The SARS-CoV-2 genome analysis obtained from NPS revealed that 99% of the typeable viral strains circulated in the area were classified as B.1.1.7/alpha lineage, against which bamlanivimab retained in vitro activity [18]. Although the variant determination was not conducted to the whole population, epidemiological data confirmed that the alpha strain was dominant in the same geographical region in the study period [19]. According to this finding, no difference in activity among the three mAb regimens was expected.

This study has some limitations. First, no random allocation of mAb regimen was adopted for homogenising the number and baseline characteristics of patients in each mAb group; this drawback was partly mitigated by the fact that AIFA EUA criteria uniformed the patients into a high-risk category and an MMLR approach was used to optimize the control of confounders. Second, the uniform baseline serology seems to suggest that vaccination status did not contribute to the observed differences in the clinical outcomes for the three mAb regimen groups. Moreover, it is recognized that T-cell response may contribute to clinical protection; unfortunately, no data about cellular immunity were available. Third, the study was conducted in a regional setting in Italy and the external validity to other health care systems or geographical areas with different epidemiology patterns is unknown. Fourth, about two-thirds of patients received mAb between the 5th and 7th days of symptom onset and this delay, due to real-life usage, may have compromised the treatment efficacy.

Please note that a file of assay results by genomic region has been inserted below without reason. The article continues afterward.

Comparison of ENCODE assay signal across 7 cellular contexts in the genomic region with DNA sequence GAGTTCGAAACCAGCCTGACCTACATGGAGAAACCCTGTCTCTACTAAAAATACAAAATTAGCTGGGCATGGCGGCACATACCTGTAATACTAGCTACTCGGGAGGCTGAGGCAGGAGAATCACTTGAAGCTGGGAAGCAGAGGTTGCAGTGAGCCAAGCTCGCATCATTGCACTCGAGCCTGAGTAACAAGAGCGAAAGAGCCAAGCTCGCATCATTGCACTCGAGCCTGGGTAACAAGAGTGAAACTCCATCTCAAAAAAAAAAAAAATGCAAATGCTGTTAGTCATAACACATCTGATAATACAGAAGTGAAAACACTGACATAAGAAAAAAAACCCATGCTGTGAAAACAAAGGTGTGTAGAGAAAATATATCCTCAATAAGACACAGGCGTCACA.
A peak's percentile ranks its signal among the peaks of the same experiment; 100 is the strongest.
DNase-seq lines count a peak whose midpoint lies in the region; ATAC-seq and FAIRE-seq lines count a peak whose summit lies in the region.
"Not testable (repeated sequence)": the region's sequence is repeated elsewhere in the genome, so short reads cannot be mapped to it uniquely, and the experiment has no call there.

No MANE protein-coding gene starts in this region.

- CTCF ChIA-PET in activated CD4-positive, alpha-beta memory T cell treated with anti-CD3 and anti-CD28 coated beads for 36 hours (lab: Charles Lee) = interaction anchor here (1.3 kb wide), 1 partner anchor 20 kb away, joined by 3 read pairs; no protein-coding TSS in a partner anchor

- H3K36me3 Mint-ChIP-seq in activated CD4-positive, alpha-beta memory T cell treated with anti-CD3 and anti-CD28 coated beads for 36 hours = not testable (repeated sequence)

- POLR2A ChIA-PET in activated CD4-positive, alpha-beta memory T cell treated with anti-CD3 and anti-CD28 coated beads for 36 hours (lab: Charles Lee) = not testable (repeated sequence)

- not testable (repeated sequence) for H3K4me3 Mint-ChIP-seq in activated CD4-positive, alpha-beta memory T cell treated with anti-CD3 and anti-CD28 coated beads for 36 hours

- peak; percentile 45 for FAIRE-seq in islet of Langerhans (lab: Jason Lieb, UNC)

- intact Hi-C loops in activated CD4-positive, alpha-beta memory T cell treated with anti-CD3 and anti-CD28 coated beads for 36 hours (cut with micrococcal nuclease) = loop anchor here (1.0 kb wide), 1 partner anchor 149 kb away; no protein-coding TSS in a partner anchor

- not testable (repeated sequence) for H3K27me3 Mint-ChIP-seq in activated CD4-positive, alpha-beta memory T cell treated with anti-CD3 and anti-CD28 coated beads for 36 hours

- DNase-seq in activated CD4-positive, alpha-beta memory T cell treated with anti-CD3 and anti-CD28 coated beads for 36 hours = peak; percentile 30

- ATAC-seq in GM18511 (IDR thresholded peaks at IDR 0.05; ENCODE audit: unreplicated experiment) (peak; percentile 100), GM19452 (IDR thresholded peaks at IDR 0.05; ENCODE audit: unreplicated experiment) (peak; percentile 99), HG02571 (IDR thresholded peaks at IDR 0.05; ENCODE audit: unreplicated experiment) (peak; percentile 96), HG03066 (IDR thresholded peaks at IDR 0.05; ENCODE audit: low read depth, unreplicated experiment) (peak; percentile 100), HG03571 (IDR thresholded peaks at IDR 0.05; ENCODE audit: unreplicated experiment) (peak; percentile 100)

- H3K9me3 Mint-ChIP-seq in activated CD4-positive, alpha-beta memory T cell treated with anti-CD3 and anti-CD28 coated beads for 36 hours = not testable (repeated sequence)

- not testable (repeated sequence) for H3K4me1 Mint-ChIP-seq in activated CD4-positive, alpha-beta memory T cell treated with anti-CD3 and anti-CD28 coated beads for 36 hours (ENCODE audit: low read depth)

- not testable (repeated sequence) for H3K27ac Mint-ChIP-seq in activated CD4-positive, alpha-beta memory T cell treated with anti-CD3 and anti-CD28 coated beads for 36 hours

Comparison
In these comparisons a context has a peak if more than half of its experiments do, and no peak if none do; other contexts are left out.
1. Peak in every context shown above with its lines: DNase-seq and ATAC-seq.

With limited therapeutic armamentarium for COVID-19 outpatients and decreased efficacy of vaccination in the fragile population [20], bamlanivimab-etesevimab and casirivimab-imdevimab can provide a viable option for high-risk patients for disease progression when administered early in the course of disease, avoiding hospitalisation and mitigating the healthcare burden. So far, no firm conclusions on efficacy of the various mAb regimens can be drawn from currently published RCTs [21], especially in high-risk populations. In the light of the rapid emergence and spread of viral variants with potential impact on vaccine-induced immunity, mAb therapy may become a key strategy also for the treatment of breakthrough infections. Viral variants may also impair the activity of mAb themselves; therefore, the establishment of local genomic surveillance is crucial to guide the selection of mAb at patient level. Future research should focus on the use of mAb in the fragile, vaccinated population and in patients with breakthrough infections in order to understand if the difference in efficacy is confirmed in RCTs. These data will be helpful in driving the design of such studies. Clinical decision-making algorithms combining patient-risk profile, SARS-CoV-2 vaccination status and epidemiological data (local surveillance of circulating variants) are needed to tailor mAb therapy and optimise resource allocation.